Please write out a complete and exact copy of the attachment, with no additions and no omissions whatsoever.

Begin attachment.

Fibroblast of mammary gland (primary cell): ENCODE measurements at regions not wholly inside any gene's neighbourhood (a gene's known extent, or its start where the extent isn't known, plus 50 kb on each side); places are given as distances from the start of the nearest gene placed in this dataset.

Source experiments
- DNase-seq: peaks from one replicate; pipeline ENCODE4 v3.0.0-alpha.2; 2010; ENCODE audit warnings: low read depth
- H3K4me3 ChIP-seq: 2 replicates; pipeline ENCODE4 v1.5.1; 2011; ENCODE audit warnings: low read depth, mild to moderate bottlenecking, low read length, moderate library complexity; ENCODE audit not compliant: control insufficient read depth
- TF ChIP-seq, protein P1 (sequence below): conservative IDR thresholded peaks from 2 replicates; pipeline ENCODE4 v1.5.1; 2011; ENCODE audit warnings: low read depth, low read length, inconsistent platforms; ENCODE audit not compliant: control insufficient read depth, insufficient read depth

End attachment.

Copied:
Fibroblast of mammary gland (primary cell): ENCODE measurements at regions not wholly inside any gene's neighbourhood (a gene's known extent, or its start where the extent isn't known, plus 50 kb on each side); places are given as distances from the start of the nearest gene placed in this dataset.

Source experiments
- DNase-seq: peaks from one replicate; pipeline ENCODE4 v3.0.0-alpha.2; 2010; ENCODE audit warnings: low read depth
- H3K4me3 ChIP-seq: 2 replicates; pipeline ENCODE4 v1.5.1; 2011; ENCODE audit warnings: low read depth, mild to moderate bottlenecking, low read length, moderate library complexity; ENCODE audit not compliant: control insufficient read depth
- TF ChIP-seq, protein P1 (sequence below): conservative IDR thresholded peaks from 2 replicates; pipeline ENCODE4 v1.5.1; 2011; ENCODE audit warnings: low read depth, low read length, inconsistent platforms; ENCODE audit not compliant: control insufficient read depth, insufficient read depth